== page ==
A long story of our T-shirt

planetmoney t-shirt

 

 

Visit an apparel store, choose the best, most trendy, or candy-colored t-shirt as you like, pay it, and wear it: these are, in a sequence of events, the same things all of us virtually do.

But hold on a second. Do we really bother to know how a t-shirt gets made, and arrives, in the long run, into our department store? The story itself, if you think deeper, doesn’t turn out to be as simple as we ever imagine. Before we ever set ourselves to go round the planet, the cotton, and the t-shirt afterwards, has preceded us.

Probably our cotton is planted, at its best, in United States, using all the advanced machinery and genetically modified variants to yield the best quality, or at its worst, in Uzbekistan, where millions of people are, in a Hobson’s choice situation, conscripted into the country’s repressive, forced-labor cotton-planting system run by the regime’s cronies.  Probably the cotton is then processed somewhere else in Indonesia, Bangladesh, or in Colombia. Probably the t-shirt gets made in Bangladesh or in Cambodia, where most of the workers are paid decent wages with little safety standards. Or possibly, for happier end, produced in Colombia, where minimum wages are much slightly higher than those in average developing countries.

It takes money, time, sacrifice, blood, and even tears, to bring all these t-shirts to us, customers. 4 million people in Bangladesh, employed in the country’s garment industry, and mostly women, are salaried with one of the world’s lowest minimum wages; still, though, despite all the international protests, particularly after the Rana Plaza incident which killed up to 1,000 people, they feel relatively ‘safer’ than back in their villages; they can afford to pay off family debts; they gain more ‘freedom’ than having to be married off to local men who oftentimes become abusive; and, last but not least, they can provide enough money to pay for their children’s, or relatives’, education and healthcare. With all the hardships going on, they are creating dreams not only for themselves, but also for their families, and indirectly, for the whole nation currently experiencing economic boom, at the expense of their perspiration and hard work.

This is not only taking place in Bangladesh; elsewhere in this planet, either in Indonesia, Colombia, Cambodia, Uzbekistan, or even the United States, everybody is building up better dreams, one t-shirt at a time.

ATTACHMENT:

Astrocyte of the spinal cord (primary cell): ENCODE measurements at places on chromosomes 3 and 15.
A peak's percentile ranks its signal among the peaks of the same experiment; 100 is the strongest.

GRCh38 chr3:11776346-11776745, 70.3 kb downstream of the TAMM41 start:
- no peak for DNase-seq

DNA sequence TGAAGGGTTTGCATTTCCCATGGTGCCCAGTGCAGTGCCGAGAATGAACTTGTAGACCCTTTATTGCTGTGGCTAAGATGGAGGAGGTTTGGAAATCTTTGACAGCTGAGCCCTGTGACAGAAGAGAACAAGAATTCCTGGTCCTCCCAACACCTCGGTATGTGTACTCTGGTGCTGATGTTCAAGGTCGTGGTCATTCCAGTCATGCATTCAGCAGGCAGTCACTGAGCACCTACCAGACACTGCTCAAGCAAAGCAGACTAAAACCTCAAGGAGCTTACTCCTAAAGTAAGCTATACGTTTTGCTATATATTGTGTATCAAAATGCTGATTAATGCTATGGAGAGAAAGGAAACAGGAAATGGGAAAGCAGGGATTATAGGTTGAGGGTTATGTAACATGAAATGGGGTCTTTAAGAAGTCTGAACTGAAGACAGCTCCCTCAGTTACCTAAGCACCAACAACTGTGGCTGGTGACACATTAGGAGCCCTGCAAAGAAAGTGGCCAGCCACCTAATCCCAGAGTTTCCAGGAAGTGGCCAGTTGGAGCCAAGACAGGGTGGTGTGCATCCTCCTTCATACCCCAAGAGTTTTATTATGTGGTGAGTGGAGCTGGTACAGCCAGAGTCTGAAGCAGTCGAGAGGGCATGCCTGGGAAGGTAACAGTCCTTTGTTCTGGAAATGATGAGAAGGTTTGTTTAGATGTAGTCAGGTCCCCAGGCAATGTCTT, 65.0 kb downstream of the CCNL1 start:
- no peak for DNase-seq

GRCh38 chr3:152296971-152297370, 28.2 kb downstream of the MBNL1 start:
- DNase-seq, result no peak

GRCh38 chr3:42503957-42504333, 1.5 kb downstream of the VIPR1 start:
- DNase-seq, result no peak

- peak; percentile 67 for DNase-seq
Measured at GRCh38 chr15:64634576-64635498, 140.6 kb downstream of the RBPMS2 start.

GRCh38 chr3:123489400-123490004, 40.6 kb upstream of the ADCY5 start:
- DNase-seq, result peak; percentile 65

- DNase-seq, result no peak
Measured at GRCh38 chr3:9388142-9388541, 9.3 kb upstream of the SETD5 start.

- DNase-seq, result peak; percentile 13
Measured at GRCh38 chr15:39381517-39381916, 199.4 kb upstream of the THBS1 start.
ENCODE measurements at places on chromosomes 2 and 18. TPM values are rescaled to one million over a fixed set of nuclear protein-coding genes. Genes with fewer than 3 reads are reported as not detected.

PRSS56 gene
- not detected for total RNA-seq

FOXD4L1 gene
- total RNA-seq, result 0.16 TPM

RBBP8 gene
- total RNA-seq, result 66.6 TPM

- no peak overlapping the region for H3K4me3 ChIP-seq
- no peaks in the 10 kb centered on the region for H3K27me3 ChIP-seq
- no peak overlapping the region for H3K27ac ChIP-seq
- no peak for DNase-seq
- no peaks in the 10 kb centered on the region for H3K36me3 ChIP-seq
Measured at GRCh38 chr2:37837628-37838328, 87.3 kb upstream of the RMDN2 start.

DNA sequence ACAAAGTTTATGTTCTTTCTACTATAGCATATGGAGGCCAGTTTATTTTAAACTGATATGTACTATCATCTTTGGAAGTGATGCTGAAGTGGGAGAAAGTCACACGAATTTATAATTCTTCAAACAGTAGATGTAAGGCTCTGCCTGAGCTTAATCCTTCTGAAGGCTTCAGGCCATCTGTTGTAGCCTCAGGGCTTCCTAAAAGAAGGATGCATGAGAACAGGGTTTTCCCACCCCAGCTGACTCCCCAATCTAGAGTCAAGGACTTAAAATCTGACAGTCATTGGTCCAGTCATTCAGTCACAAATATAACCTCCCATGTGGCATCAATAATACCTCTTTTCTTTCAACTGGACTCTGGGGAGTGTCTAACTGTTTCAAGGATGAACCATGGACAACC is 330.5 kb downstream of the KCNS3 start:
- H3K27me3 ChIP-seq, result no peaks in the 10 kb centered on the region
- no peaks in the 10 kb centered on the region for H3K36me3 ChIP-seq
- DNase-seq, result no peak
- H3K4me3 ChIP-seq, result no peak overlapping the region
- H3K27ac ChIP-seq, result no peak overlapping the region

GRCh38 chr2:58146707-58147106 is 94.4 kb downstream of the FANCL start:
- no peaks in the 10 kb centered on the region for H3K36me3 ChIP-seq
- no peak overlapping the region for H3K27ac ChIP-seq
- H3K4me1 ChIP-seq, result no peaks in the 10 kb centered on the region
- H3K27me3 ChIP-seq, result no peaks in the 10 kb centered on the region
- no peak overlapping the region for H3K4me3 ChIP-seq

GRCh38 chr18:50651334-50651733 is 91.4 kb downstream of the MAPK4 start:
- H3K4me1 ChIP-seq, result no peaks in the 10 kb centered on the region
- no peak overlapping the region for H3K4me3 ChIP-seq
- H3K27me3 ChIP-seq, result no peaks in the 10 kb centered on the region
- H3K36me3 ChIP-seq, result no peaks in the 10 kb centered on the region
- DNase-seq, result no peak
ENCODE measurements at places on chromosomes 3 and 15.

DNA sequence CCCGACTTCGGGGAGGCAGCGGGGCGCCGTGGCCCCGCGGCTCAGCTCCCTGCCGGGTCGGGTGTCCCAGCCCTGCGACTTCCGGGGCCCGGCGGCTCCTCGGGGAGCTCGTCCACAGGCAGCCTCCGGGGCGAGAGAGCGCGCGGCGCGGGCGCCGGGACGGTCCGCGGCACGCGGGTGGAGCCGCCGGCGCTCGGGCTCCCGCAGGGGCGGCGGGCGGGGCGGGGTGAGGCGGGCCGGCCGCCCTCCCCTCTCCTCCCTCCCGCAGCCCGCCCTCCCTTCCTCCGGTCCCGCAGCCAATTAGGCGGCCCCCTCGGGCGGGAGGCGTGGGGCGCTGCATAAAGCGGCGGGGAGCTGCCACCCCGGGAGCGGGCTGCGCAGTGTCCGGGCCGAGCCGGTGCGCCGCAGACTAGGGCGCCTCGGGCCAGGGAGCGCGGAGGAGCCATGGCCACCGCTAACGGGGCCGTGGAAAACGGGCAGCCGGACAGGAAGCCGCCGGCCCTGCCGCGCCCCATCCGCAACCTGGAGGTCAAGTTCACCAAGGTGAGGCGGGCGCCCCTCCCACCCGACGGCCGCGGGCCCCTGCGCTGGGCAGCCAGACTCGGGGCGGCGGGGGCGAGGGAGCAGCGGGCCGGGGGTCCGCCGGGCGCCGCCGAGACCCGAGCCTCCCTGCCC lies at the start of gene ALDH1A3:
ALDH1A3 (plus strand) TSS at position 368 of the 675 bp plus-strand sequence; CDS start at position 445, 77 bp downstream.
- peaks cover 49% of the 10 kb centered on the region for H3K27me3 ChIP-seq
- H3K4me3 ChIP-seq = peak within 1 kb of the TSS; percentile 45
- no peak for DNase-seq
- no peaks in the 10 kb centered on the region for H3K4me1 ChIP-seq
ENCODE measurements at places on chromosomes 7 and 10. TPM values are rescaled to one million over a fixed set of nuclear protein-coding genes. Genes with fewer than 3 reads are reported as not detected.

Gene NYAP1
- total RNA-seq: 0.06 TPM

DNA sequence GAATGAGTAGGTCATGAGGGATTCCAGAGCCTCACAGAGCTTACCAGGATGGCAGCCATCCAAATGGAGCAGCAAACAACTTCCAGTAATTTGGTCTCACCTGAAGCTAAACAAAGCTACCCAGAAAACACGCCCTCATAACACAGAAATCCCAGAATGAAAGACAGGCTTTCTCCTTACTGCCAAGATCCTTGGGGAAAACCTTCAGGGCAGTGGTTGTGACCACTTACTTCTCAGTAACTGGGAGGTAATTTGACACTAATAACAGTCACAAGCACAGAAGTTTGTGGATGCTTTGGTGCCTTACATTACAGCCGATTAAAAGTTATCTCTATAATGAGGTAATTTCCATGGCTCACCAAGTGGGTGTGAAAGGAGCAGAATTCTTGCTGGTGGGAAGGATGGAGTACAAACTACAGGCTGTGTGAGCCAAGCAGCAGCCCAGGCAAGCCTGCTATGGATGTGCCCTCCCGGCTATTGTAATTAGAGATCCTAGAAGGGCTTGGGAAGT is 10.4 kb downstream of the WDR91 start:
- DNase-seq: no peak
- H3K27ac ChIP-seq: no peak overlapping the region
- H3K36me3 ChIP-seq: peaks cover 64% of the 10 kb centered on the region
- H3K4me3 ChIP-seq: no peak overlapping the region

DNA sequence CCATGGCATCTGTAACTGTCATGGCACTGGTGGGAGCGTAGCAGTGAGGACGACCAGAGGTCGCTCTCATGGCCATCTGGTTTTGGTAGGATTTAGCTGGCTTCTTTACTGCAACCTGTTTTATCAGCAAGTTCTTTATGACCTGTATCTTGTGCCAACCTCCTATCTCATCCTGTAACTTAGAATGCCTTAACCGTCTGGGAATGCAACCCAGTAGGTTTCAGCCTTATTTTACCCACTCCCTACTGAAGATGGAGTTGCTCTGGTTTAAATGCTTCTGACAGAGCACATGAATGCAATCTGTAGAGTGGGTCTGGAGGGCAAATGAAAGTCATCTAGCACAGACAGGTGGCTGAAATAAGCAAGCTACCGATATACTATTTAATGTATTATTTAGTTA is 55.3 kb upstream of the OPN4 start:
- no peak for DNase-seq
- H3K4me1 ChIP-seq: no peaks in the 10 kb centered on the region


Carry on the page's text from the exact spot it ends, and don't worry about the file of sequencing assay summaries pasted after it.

Watch the videos at NPR’s Planet Money to increase your understanding about your t-shirt.

 

NB: the picture above is Planet Money’s t-shirt, the manufacturing processes by which have been recorded, from how the cotton is planted, processed, and made into t-shirt, to how it is shipped back to the States.

Creating a more humane face of cities

bogota colombia

21st century marks the first time bulk of human civilization lives in urban settlements rather than in villages. With urban population expected to surpass 80% of the global numbers by 2030, and with human population expected to reach in between 9 and 10 billion by 2050, a few thousand more new cities will have to be added worldwide in order to sustain the population increase, and the subsequent urbanization that follows. Most of the development, meanwhile, is expected to take place in developing countries, either in Africa or in Asia.

Nevertheless, as cities keep on growing, challenges remain. With overall annual incomes and costs of living rising, social inequality will imminently occur. Some people will get rich, and more of them will end up in poverty. In a string of domino effects that follow, shantytowns will form, urban patterns become addle-pate and unpredictable, and population density will spiral out of control. Solutions have been proposed, ranging from acquiring lands and routes to provide greater public access and greenbelt areas for more populace to creating mass transit public transport systems in low costs, but such ideas can only easily apply to new cities which are going to be built in the 50 years to come. And what about those huge cities which have been existent for centuries, complete with all their seemingly unsolvable problems? The challenges get even trickier.

In this TED talk, Enrique Peñalosa, former mayor of Bogota (1998-2000, pictured above), would like to give his hometown as an example how he could reform, once a sprawling, messy, and seemingly brutal metropolis into one with a more humane face.

Excerpt:

We fought not just for space for buses, but we fought for space for people, and that was even more difficult. Cities are human habitats, and we humans are pedestrians. Just as fish need to swim or birds need to fly or deer need to run, we need to walk. There is a really enormous conflict, when we are talking about developing country cities, between pedestrians and cars. Here, what you see is a picture that shows insufficient democracy.What this shows is that people who walk are third-class citizens while those who go in carsare first-class citizens. In terms of transport infrastructure, what really makes a difference between advanced and backward cities is not highways or subways but quality sidewalks.Here they made a flyover, probably very useless, and they forgot to make a sidewalk. This is prevailing all over the world. Not even schoolchildren are more important than cars.